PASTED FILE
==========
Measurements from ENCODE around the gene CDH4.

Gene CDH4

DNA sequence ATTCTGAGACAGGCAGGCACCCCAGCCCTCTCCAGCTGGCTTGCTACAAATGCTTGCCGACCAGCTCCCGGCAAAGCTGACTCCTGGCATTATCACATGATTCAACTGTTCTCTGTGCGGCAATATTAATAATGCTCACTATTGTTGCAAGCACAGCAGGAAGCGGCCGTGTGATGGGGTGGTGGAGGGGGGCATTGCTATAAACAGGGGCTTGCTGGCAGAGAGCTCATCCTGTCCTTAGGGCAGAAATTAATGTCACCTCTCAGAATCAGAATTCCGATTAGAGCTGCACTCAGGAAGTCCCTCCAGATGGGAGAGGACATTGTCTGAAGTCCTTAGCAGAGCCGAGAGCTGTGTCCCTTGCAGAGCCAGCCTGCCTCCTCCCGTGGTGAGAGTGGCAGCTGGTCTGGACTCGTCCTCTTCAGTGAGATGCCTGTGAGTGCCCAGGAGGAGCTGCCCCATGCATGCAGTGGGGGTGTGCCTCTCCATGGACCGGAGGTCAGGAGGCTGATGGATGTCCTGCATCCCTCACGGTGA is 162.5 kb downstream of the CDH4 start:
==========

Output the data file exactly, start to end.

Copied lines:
Measurements from ENCODE around the gene CDH4.

Gene CDH4

DNA sequence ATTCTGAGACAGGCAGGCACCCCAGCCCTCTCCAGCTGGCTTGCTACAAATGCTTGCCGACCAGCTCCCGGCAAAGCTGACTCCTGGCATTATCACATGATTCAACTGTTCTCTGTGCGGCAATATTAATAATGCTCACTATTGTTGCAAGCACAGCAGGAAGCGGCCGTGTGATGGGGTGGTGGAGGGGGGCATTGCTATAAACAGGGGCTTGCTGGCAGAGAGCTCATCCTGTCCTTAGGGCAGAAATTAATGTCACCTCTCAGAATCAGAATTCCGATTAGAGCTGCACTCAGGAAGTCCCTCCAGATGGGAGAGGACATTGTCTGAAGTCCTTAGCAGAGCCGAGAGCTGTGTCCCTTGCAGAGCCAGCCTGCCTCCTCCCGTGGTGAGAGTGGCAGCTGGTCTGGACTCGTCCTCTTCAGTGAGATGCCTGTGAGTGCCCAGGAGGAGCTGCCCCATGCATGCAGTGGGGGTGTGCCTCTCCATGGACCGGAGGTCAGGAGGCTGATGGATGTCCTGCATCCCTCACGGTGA is 162.5 kb downstream of the CDH4 start: